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Bibliografická citace

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BK
4th ed.
Australia : Brooks/Cole Cengage Learning, c2012
xx, 469 s. : il. ; 28 cm + errata ([2] l.)

ISBN 978-0-8400-3370-3 (brož.)
"International edition"--Obálka
Obsahuje bibliografii na s. 467-468 a rejstřík
000240842
SECTION 1 // Preface xiii // Foundations for Best Practice in Case Management // Chapter 1 Ethics and Other Professional Responsibilities for Human Service Workers 1 // Introduction 1 Language and Ethics 2 Dual Relationships 2 Value Conflicts 6 // The Rights of Individuals Receiving Services 10 Confidentiality 13 // Privacy 17 // I Icalth Insurance Portability and Accountability Act 17 // Social Networking 20 // Privileged Communication 21 // When You Can Give Information 21 // Diagnostic Labeling 24 // Involuntary Commitment 25 // Ethical Responsibilities 26 // Protecting a Person’s Self-Esteem 27 // Stealing from Clients 29 // Competence 30 // Responsibility to Your Colleagues and the Profession 31 // Professional Responsibility 33 // Summary 34 // Talk it Over 34 // Exercises I: Ethics 34 // Exercises II: Ethically, What Went Wrong? 37 Exercises III: Decide on the Best Course of Action 41 // Exercises IV: What is Wrong Here? 42 // Chapter 2 Case Management: Definition and Responsibilities 43 // Introduction 43 // A History of Case Management 44 // Why We Use Case Management 44 // Assessment 45 Planning 46 // Creating an Individualized Plan 49 // Linking 52 // iv Contents // Monitoring 53 // Advocacy 53 // Service Coordination 55 // Levels of Case Management 57 // Separating Case Management from Therapy 59 // Case Management in Provider Agencies 60 // Managed Care and Case Management 61 // Underlying Principles: Hope and Self-Determination 63 // Generic Case Management 65 // Summary 65 // Exercises I: Case Management 66 // Exercises II: Decide on the Best Course of Action 69 // Chapter 3 Applying the Ecological Model: A Theoretical Foundation for Human Services 71 // Introduction 71 // Seeking a Balanced View of the Client 72 // The Three Levels 74 // Looking at What the Person Brings 74 // Looking at What the Context Brings 75 // Developmental Transitions 76 // Developing the Interventions 77 //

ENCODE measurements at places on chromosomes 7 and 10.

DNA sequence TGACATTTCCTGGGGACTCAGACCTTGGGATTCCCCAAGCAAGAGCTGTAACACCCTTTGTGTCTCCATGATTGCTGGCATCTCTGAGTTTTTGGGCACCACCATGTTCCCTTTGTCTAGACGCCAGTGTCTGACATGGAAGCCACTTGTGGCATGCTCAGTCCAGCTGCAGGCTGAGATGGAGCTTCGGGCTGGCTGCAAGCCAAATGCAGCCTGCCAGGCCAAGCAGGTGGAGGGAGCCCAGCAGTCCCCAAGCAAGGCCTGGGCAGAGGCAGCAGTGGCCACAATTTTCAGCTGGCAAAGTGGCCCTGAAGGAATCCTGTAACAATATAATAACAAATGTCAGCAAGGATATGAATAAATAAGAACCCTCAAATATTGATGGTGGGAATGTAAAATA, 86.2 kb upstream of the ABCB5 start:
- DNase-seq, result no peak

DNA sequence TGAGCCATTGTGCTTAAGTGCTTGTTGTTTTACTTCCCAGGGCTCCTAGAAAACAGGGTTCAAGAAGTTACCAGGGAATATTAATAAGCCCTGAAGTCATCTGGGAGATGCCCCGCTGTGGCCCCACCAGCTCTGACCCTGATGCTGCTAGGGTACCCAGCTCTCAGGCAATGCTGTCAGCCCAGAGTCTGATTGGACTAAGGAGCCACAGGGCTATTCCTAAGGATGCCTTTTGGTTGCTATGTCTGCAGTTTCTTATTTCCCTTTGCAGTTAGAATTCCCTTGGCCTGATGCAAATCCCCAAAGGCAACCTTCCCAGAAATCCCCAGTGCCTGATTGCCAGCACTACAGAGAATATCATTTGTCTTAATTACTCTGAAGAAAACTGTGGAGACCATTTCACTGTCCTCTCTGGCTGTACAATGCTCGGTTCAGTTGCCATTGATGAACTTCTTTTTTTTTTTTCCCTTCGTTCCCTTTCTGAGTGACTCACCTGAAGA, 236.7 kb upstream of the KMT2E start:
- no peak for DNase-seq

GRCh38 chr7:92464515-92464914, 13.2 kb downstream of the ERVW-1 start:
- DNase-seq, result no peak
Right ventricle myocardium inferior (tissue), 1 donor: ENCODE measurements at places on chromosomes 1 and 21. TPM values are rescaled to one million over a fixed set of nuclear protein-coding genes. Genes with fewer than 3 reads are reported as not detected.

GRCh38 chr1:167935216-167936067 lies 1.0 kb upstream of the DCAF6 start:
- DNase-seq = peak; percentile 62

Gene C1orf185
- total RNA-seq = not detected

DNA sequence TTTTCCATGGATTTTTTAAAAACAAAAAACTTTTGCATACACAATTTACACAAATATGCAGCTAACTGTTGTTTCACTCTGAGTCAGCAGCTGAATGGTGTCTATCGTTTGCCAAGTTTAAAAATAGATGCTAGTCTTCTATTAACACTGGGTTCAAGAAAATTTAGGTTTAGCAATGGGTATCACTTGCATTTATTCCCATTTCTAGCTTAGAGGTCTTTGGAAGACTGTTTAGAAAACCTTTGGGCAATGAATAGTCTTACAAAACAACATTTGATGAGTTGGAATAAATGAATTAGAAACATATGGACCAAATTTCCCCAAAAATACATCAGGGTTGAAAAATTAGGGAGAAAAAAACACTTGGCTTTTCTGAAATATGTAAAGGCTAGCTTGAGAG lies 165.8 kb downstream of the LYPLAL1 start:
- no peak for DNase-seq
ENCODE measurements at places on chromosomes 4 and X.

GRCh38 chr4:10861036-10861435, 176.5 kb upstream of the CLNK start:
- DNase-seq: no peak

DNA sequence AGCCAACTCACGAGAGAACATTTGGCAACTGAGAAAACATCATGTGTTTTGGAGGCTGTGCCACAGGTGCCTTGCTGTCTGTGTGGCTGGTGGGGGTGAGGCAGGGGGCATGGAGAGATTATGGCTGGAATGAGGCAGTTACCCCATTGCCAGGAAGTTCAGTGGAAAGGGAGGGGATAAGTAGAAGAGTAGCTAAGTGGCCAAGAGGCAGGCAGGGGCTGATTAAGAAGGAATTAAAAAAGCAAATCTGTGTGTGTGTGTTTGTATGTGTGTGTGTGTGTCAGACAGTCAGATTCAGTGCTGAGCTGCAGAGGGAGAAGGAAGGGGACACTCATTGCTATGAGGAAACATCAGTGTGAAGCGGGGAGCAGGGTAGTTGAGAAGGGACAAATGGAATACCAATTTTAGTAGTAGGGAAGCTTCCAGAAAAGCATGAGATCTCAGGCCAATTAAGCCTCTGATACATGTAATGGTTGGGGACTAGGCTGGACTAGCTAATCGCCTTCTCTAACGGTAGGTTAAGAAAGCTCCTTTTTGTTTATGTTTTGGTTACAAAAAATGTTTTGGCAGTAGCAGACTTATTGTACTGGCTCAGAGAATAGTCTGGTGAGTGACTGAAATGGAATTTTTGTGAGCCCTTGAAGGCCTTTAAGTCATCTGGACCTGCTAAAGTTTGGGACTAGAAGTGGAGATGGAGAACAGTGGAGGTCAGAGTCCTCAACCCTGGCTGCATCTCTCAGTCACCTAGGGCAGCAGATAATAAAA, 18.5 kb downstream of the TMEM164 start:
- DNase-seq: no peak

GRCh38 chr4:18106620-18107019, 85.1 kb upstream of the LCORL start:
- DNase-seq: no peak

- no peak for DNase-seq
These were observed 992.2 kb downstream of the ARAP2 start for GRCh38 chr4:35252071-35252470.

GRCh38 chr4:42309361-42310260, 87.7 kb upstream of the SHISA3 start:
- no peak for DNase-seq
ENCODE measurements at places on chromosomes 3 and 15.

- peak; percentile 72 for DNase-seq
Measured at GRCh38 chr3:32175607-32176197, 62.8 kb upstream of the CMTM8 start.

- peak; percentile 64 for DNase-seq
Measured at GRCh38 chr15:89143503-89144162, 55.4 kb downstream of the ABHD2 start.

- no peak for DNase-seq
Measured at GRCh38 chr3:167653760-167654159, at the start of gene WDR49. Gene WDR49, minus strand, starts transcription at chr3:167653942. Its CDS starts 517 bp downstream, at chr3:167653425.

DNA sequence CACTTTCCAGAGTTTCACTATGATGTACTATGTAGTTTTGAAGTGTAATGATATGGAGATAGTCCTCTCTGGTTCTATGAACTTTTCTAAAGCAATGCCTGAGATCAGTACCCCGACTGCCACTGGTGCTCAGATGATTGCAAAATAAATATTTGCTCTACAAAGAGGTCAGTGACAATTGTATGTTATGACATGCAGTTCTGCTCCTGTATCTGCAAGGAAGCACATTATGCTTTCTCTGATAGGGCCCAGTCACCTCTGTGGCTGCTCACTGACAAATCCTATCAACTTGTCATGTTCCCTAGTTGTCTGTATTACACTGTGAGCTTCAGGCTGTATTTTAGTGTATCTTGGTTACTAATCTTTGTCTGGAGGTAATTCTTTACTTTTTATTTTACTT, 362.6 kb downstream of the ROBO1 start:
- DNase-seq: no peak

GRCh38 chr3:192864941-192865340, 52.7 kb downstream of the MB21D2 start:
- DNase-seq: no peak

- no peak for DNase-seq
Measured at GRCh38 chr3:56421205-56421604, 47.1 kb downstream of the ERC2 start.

Working with the Generalist Approach 78 // Macro Level Interventions are Advocacy 79 // Summary 79 // Exercises I: Looking at Florence’s Problem on Three Levels 80 // Exercises II: Designing Three Levels of Intervention 81 // SECTION 2 // Useful Clarifications and Attitudes // Chapter 4 Cultural Competence 85 // Introduction 85 // Culture and Communication 85 // Your Ethical Responsibility 86 // Where Are the Differences? 86 // Strangers 88 // Anxiety and Uncertainty 89 // Thoughtless versus Thoughtful Communication 90 // Dimensions of Culture 94 // Obstacles to Understanding 99 // Competence 101 // Summary 102 // Exercises I: Testing Your Cultural Competence 103 // Chapter 5 Attitudes and Boundaries 107 // Introduction 107 // Understanding Attitudes 107 Basic Helping Attitudes 108 Reality Check 111 How Clients Are Discouraged 111 Understanding Boundaries 114 // Seeing Yourself and the Client as Completely Separate Individuals 114 Erecting Detrimental Boundaries 116 // Transference and Countertransference 116 Summary 117 // Exercises I: Demonstrating Warmth, Genuineness, and Empathy 118 // Exercises II: Recognizing the Difference — Encouragement or Discouragement 123 // Exercises III: Blurred Boundaries 124 // Chapter 6 Clarifying Who Owns the Problem 127 // Introduction 127 // If the Client Owns the Problem 128 // If You Own the Problem 131 // If You Both Own the Problem 131 // Summary 132 // Exercises I: Who Owns the Problem? 133 Exercises II: Making the Strategic Decision 135 // SECTION З // І Effective Communication // Chapter 7 Identifying Good Responses and Poor Responses // Introduction 137 // Twelve Roadblocks to Communication 138 // Useful Responses 142 // Summary 150 // Exercises: Identifying Roadblocks 150 // Chapter 8 Listening and Responding 153 // Introduction 153 // Defining Reflective Listening 154 // Responding to Feelings 154 // Responding to Content 158 //